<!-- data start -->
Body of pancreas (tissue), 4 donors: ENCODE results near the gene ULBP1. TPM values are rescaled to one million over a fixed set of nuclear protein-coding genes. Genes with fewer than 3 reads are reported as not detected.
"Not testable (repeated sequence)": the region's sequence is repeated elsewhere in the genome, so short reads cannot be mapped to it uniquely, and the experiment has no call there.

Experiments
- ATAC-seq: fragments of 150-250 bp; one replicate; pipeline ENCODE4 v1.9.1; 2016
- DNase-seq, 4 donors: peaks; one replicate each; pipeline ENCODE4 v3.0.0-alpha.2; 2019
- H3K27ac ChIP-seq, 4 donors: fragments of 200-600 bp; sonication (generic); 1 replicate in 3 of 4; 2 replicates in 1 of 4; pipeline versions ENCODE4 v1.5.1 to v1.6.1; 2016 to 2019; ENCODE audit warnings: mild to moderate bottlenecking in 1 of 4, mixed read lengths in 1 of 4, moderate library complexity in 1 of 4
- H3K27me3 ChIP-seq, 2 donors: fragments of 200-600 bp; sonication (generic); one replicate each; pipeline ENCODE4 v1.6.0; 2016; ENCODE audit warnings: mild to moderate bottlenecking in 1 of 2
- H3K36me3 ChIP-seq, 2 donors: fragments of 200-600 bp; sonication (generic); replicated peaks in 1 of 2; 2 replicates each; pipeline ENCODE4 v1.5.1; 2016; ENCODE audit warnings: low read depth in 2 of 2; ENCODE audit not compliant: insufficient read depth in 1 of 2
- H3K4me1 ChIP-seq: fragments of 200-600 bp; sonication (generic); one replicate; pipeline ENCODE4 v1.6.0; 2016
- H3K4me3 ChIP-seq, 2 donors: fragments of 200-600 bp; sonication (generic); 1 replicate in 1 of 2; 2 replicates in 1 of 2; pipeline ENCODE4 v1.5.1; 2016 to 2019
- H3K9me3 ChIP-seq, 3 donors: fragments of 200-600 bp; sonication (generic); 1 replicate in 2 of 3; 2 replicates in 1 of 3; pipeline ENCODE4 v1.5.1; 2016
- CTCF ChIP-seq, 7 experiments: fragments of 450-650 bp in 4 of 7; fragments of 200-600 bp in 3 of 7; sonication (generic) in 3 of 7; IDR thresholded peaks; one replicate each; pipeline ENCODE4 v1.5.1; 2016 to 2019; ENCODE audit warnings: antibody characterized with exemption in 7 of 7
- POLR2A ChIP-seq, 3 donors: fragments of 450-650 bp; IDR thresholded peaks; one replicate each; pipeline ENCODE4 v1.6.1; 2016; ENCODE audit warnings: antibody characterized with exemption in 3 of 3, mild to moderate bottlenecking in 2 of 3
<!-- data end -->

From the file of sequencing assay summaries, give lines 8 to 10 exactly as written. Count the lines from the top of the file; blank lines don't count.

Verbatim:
- H3K36me3 ChIP-seq, 2 donors: fragments of 200-600 bp; sonication (generic); replicated peaks in 1 of 2; 2 replicates each; pipeline ENCODE4 v1.5.1; 2016; ENCODE audit warnings: low read depth in 2 of 2; ENCODE audit not compliant: insufficient read depth in 1 of 2
- H3K4me1 ChIP-seq: fragments of 200-600 bp; sonication (generic); one replicate; pipeline ENCODE4 v1.6.0; 2016
- H3K4me3 ChIP-seq, 2 donors: fragments of 200-600 bp; sonication (generic); 1 replicate in 1 of 2; 2 replicates in 1 of 2; pipeline ENCODE4 v1.5.1; 2016 to 2019